Industry analyst firm Ovum says the impact of the Commerce Commission’s UBA decision will reach beyond Chorus.
“Coupled with the cut to ULLS pricing, ComCom’s decision will affect uptake of fibre by making copper relatively more attractive to both end users and to the retail ISPs, which supply them,” Ovum says.
“Chorus and the other UFB investors are structually separated and so are dependent on these ISPs to promote fibre to end users. The ISPs now have less incentive to do so.”
The analyst firm was commenting on the Commerce Commission’s decision on access determination for copper-based unbundled bitstream access, cutting prices for a basic UBA service by 23 per cent.
Ovum says it would be naïve to think that the $1 billion shortfall confirmed by the Ernst & Young report will be borne by shareholders alone. “Much of the shortfall can be addressed, but it is becoming clearer that this will come at a price to users.
“However, the fundamental problem remains unaddressed by this report. The tensions in the New Zealand telecommunications policy framework will persist as long as New Zealand has two access networks, FTTN and UFB, operating in parallel. Apart from the pricing problems, New Zealand telecommunications would operate much more efficiently if demand were consolidated on to one fixed access network.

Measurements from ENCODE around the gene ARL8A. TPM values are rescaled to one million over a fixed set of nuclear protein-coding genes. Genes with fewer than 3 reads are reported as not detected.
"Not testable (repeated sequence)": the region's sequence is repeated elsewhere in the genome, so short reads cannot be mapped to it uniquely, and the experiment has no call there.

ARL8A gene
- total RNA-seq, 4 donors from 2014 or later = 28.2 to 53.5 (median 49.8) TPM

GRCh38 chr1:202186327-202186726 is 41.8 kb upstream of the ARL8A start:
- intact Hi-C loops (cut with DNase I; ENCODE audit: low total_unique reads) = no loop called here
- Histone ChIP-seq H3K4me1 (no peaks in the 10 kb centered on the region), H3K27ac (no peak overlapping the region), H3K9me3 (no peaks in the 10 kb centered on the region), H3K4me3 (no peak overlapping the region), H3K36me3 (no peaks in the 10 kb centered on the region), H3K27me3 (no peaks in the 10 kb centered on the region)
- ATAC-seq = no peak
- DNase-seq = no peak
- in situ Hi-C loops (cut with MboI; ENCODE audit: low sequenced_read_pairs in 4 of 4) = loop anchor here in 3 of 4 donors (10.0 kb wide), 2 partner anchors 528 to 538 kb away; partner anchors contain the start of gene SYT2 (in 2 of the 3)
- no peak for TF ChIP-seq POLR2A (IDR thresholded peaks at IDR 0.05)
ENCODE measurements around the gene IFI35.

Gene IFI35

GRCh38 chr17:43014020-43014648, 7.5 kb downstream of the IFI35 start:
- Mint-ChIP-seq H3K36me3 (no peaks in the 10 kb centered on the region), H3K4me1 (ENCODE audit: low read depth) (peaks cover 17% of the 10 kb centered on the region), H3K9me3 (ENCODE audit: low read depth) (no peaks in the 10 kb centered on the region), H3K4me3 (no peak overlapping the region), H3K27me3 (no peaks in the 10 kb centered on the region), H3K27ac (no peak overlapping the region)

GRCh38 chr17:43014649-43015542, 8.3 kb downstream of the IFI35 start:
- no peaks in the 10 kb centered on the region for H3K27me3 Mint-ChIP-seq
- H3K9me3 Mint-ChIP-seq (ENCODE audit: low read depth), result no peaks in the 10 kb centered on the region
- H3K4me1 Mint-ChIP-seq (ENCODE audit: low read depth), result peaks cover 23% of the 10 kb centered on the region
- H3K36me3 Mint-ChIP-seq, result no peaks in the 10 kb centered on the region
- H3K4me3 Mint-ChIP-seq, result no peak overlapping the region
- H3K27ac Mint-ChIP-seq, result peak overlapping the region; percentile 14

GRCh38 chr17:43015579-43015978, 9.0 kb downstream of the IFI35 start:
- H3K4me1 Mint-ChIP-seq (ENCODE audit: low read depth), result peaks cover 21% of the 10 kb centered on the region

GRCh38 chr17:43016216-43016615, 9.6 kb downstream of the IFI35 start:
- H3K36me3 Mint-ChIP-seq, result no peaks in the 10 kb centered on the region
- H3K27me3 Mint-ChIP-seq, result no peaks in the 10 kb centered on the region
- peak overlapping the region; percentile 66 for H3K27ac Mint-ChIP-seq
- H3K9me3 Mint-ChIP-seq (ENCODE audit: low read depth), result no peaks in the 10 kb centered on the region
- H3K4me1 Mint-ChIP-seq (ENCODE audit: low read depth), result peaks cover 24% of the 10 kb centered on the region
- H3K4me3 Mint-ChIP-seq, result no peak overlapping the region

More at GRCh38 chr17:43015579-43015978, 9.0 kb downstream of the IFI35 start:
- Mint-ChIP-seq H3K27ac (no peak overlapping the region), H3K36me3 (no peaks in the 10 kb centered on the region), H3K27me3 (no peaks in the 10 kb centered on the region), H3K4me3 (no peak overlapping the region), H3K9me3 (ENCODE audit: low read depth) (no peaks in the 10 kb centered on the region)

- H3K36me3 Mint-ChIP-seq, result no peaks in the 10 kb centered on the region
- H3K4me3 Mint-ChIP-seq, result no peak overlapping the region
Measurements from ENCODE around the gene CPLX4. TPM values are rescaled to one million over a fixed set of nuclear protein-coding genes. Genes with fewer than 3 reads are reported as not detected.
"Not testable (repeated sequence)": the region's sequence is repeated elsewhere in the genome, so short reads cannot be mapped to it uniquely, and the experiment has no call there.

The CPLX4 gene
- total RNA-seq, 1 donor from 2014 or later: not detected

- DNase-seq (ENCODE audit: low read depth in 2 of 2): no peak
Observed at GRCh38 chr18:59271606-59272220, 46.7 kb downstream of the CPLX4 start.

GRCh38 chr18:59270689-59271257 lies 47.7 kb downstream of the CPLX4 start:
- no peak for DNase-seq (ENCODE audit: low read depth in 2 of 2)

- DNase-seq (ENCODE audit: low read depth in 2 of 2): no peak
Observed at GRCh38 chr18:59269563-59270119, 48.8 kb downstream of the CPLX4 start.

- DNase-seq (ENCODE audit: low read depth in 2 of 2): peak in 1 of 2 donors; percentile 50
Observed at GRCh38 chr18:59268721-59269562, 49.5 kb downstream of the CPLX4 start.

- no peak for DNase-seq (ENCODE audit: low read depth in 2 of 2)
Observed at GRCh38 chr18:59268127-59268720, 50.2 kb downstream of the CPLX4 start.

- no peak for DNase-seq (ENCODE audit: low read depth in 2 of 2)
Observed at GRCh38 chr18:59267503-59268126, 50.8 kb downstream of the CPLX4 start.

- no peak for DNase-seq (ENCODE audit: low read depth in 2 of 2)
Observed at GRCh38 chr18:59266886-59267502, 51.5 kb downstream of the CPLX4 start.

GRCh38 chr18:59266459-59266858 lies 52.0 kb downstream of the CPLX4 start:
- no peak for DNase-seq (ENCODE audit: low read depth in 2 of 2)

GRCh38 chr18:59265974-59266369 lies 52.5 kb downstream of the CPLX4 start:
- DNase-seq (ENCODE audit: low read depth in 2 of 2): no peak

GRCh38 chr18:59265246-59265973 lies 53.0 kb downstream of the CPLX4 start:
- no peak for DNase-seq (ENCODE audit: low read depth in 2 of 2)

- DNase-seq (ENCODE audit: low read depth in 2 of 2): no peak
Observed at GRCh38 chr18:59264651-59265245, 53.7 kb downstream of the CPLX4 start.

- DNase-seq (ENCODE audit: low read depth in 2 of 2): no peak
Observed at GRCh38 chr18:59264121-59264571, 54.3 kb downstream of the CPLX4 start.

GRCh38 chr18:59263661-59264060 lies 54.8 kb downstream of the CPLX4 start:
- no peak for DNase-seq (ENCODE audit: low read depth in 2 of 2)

“Policy currently envisages a gradual, organic migration to fibre but at some point the FTTN network must be shut down in the UFB footprint.
“If the Government remains committed to the UFB program, then migration should not be left to chance. A migration timetable, with scheduled shutdown of FTTN where UFB is established after a reasonable transition period, is the logical extension of the Government's commitment to UFB.”
TUANZ chief executive Paul Brislen says he agrees that a managed transition from one network to the other is inevitable and is needed. But he disagrees that cheaper copper will cannibalise fibre.
“The two networks are not synonymous with each other. Fibre offers a much better experience than copper, even when the headline speeds are similar.”
Brislen says the issue with uptake can be addressed simply. “New Zealand doesn’t have any real legitimate HD content and without that there is no incentive for the bulk of the customer base to move.
“Give customers the one thing they want and they’ll swap in droves. This is the example that has worked all over the world. There’s no reason to think that New Zealand is any different.”